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United States v. Titus

United States District Court, D. Utah, Central Division

March 2, 2017

UNITED STATES OF AMERICA, Plaintiff - Appellee,
LESTER E. TITUS, Defendant - Appellant.

          Magistrate Judge, Robert T. Braithwaite




         This matter is before the court on Appellant Lester E. Titus's appeal from the United States Magistrate Court for the District of Utah.[1] Mr. Titus was charged with a misdemeanor and convicted for knowingly and willfully failing to obtain a Special Recreation Permit and pay required fees before conducting a group bike ride to Corona Arch. Mr. Titus contends he was deprived of his right to a jury trial and that the evidence was insufficient to support his conviction. For the reasons stated below, the court vacates Mr. Titus's conviction and remands this case for further proceedings consistent with this order.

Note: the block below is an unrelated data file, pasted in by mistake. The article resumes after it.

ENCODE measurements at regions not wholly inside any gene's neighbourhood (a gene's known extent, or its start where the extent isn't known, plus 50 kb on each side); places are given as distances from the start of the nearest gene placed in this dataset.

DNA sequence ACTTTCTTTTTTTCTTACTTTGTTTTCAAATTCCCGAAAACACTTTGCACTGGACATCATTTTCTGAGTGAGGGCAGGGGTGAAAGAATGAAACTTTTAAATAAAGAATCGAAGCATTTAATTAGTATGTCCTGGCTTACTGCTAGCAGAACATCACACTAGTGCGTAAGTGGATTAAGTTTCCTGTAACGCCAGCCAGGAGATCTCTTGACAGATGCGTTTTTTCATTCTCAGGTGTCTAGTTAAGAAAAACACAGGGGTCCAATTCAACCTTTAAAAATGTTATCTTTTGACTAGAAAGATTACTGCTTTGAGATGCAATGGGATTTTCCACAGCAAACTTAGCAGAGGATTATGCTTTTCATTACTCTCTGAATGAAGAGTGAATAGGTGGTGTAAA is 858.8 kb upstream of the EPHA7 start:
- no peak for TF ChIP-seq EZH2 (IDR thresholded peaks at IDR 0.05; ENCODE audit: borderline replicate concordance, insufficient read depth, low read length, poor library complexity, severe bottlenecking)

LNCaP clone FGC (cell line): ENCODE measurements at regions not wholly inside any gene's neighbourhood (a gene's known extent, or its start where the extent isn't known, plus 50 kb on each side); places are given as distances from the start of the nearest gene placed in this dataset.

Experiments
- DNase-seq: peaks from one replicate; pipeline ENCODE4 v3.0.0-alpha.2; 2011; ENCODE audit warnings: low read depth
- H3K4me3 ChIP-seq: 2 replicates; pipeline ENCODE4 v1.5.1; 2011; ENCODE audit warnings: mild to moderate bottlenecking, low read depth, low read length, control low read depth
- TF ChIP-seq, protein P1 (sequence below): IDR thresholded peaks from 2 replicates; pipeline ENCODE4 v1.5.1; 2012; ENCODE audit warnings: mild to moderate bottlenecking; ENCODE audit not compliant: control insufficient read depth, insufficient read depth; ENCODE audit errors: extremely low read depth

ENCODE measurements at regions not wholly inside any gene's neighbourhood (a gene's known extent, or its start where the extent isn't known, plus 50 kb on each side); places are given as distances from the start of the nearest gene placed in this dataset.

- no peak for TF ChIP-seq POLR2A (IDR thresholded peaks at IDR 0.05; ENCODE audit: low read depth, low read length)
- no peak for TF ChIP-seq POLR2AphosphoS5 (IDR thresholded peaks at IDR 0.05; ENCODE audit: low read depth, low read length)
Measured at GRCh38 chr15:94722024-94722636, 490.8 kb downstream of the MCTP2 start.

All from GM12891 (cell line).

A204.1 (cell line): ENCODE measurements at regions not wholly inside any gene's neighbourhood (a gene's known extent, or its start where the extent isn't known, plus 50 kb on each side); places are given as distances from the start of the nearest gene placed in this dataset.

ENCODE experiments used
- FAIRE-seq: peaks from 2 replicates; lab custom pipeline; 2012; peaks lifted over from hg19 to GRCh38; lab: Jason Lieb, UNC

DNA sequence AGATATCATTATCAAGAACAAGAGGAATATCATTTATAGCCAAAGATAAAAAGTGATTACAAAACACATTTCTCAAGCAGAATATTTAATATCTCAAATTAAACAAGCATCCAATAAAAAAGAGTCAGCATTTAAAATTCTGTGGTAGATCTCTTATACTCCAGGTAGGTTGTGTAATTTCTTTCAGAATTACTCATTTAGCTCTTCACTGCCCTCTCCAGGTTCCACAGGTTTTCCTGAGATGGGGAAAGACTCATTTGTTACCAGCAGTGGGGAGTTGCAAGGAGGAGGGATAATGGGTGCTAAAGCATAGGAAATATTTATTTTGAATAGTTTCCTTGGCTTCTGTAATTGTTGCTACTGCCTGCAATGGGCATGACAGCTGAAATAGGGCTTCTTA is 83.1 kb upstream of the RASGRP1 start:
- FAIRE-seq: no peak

In July 2014, Mr. Titus was charged with knowingly and willfully violating 43 U.S.C. § 1701 and 43 C.F.R. § 2932.57(a)(1). Section 1701 states the policy of the United State with respect to federal land management. It directs that regulations and rules be developed to ensure public lands are properly managed and protected. See 43 U.S.C. § 1701(a). Section 2932.57(a)(1) constitutes one of those regulations and states that a person “must not . . . [f]ail to obtain a Special Recreation Permit and pay the fees required by this subpart.” 43 C.F.R. § 2932.57(a)(1). It warns that if a person is convicted “of failing to obtain a Special Recreation Permit, ” the person “may be subject to a sentence of a fine or imprisonment or both for a Class A misdemeanor in accordance with 18 U.S.C. 3571 and 3581 et seq.” Id. § 2932.57(b)(1). Failing to pay required fees may, however, subject a person only “to a sentence of a fine not to exceed $100 for the first offense, or a sentence of a fine and or imprisonment for a Class A or B misdemeanor . . . for all subsequent offenses.” Id. § 2932.57(b)(2).